Politics

A Republican Congressman Just Said Lawmakers Like Him Need Housing Assistance

Jason Chaffetz, a Republican Congressman from Utah, is on his way out soon, having announced that he's resigning to pursue opportunities in the private sector.

Jason Chaffetz

Maybe that's why he's feeling safe enough to drop an opinion that sounds like an attack ad in the making. 

Days before his scheduled June 30 resignation, Chaffetz called on Congress to provide a $2,500 per month housing stipend to all members of Congress to offset the costs of living in Washington, D.C. In an interview with The Hill, he said, "I really do believe Congress would be much better served if there was a housing allowance for members of Congress. In today’s climate, nobody’s going to suggest or vote for a pay raise. But you shouldn’t have to be among the wealthiest of Americans to serve properly in Congress."

 

 

The idea has some merit. 

There's actually a lot of to like about the proposal. While taxpayers comp members' travel between D.C. and their respective home states, no stipend exists for housing. Some members of Congress sleep on cots in their offices while in Washington, partly because housing costs in D.C. are skyrocketing. It's now the fourth most expensive rental market in the nation, behind San Fransisco, New York, and Boston. And, of course, Chaffetz is right that there shouldn't be a wealth barrier to serving in Congress. 

But Chaffetz's suggestion rings a little false. 

While many people support the idea, there's an irony to Chaffetz making such a suggestion. If you've heard his name before, it's probably because he's the chairman of the House Oversight Committee, so he's been in the news a lot regarding the Trump-Russia scandal. 

 

 

You might also know him from his much-ridiculed comment that Americans struggling to pay for health care might have to forgo an iPhone. It's a ludicrous statement, given that health insurance on the open market would cost $4,617 per year for a healthy individual with no deductibles compared to an $800 iPhone, per the Washington Post. It also suggests, obliquely, that poverty is a choice. The irony of Chaffetz asking for housing assistance, after towing the typical Republican line about personal responsibility, is ironic.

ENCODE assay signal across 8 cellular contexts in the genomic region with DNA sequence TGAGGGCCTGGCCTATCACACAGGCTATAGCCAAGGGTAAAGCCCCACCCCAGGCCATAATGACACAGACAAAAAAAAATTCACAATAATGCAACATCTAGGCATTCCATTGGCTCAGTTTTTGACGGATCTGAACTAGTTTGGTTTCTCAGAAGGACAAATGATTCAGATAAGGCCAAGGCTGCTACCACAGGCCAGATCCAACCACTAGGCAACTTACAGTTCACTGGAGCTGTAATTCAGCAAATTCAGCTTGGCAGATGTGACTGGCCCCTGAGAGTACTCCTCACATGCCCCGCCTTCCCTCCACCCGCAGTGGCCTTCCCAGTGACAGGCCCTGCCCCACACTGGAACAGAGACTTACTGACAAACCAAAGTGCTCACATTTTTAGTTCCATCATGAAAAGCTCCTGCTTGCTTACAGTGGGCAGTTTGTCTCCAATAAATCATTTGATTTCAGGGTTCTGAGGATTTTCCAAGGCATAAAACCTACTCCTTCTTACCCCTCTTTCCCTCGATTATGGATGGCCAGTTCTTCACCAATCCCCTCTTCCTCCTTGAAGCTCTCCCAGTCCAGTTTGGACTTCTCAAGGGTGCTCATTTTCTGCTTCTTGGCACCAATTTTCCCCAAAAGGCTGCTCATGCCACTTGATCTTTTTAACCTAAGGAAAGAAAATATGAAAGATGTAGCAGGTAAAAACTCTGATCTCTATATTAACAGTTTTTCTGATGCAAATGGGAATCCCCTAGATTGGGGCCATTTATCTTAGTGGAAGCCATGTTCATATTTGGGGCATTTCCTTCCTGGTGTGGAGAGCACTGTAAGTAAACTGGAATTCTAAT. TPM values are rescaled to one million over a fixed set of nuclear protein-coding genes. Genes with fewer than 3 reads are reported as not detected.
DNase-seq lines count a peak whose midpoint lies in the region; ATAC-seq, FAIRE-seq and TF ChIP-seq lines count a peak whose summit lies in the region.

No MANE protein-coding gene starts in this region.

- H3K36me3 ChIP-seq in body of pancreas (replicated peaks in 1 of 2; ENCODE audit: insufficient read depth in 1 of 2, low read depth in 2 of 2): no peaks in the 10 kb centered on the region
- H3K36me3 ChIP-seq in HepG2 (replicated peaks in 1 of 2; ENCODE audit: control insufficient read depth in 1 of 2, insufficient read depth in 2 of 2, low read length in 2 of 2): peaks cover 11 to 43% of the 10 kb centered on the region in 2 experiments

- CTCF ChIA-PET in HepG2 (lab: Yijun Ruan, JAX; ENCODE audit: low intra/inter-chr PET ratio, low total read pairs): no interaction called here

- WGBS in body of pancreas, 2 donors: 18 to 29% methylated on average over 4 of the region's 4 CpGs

Chaffetz also makes $174,000 per year. 

That's the base salary for a U.S. Representative. It's a lot of money compared to the average U.S. worker, who makes $44,148 per year. According to a 2015 report, a household needs to make at least $108,092 to live comfortably in the nation's capital—and that's if you're not maintaining a second home back in your district. In his interview with the Hill, Chaffetz said, "Washington, D.C., is one of the most expensive places in the world, and I flat-out cannot afford a mortgage in Utah, kids in college, and a second place here in Washington, D.C." 

So Chaffetz might be right. College is expensive. D.C. is expensive. And maintaining a home for your family in your home state is expensive, too. 

But we have a word for what Chaffetz is suggesting: housing assistance. 

The content of Chaffetz's argument isn't the problem. It's the brazen hypocrisy. His "stipend" is basically welfare. If we're to accept the premise that he cannot afford to maintain a comfortable lifestyle at $174,000 a year—and maybe that's valid—perhaps Chaffetz and other House Republicans should rethink their approach to affordable housing for those of us that aren't earning six-figure salaries. Also, the $2,500 that he is requesting is a little high. A one-bedroom on Capitol Hill averages $1,795, according to DCist. The difference between $2,500 and $1,795 is about $700—roughly one iPhone. 

 

 

But the Trump budget calls for massive cuts to affordable housing. 

House Republicans on the House Subcommittee for Transportation, Housing and Urban Development voted in May to gut the National Housing Trust Fund, which was created by Congress in 2008 to help address the rarity of affordable rental homes for low-income families.

Chaffetz might be right about the need for housing assistance, but he should probably consider that many others who are not in Congress could use some assistance too.